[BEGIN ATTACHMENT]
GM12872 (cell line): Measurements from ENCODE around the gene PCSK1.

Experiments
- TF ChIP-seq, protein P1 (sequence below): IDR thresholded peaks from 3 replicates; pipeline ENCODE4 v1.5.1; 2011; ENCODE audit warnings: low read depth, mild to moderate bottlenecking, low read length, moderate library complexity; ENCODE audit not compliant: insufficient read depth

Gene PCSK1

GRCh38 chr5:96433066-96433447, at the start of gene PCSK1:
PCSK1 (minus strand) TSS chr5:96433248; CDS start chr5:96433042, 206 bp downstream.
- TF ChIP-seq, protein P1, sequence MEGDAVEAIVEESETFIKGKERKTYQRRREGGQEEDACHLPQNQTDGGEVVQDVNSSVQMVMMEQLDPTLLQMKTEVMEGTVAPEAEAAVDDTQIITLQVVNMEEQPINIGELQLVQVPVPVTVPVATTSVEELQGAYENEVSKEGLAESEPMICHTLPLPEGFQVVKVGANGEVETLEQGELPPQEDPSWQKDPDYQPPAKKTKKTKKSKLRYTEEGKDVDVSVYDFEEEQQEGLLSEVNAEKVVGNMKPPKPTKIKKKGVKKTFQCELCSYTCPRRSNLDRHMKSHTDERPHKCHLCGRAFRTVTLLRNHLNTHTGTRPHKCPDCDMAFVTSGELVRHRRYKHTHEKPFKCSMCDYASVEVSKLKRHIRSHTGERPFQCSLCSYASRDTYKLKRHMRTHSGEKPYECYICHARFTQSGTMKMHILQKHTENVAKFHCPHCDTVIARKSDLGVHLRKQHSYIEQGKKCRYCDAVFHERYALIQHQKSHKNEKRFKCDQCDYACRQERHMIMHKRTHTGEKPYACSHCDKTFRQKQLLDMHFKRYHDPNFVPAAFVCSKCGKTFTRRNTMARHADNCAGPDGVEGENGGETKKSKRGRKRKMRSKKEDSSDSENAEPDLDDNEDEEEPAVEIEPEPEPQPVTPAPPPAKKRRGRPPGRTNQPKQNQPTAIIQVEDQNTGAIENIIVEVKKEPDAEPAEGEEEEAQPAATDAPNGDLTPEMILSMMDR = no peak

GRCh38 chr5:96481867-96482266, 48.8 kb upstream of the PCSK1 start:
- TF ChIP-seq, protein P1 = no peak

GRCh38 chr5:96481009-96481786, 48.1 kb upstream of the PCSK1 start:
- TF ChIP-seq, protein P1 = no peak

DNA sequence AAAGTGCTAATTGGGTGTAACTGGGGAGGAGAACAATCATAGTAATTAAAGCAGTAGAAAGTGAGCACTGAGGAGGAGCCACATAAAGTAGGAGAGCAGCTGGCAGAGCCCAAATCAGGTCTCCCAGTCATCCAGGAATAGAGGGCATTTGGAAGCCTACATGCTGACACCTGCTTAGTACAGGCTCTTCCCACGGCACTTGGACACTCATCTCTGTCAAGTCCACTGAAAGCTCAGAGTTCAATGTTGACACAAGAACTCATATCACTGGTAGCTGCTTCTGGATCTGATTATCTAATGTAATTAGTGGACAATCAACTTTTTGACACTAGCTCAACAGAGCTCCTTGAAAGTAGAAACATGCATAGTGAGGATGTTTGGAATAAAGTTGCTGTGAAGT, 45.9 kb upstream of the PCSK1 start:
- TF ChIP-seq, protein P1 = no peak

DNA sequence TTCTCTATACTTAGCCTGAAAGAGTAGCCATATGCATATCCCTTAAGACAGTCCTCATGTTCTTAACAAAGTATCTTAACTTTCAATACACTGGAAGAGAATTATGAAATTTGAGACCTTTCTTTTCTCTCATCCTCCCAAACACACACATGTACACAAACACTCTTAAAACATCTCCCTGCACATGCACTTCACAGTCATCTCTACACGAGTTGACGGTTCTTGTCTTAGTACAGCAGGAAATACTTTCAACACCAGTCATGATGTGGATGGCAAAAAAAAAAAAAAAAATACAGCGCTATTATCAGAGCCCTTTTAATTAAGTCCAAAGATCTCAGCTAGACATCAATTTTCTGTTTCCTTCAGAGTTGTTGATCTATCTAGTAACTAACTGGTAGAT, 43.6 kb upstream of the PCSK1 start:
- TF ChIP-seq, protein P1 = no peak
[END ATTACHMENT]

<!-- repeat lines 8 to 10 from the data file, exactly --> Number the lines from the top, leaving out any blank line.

GRCh38 chr5:96481867-96482266, 48.8 kb upstream of the PCSK1 start:
- TF ChIP-seq, protein P1 = no peak

GRCh38 chr5:96481009-96481786, 48.1 kb upstream of the PCSK1 start: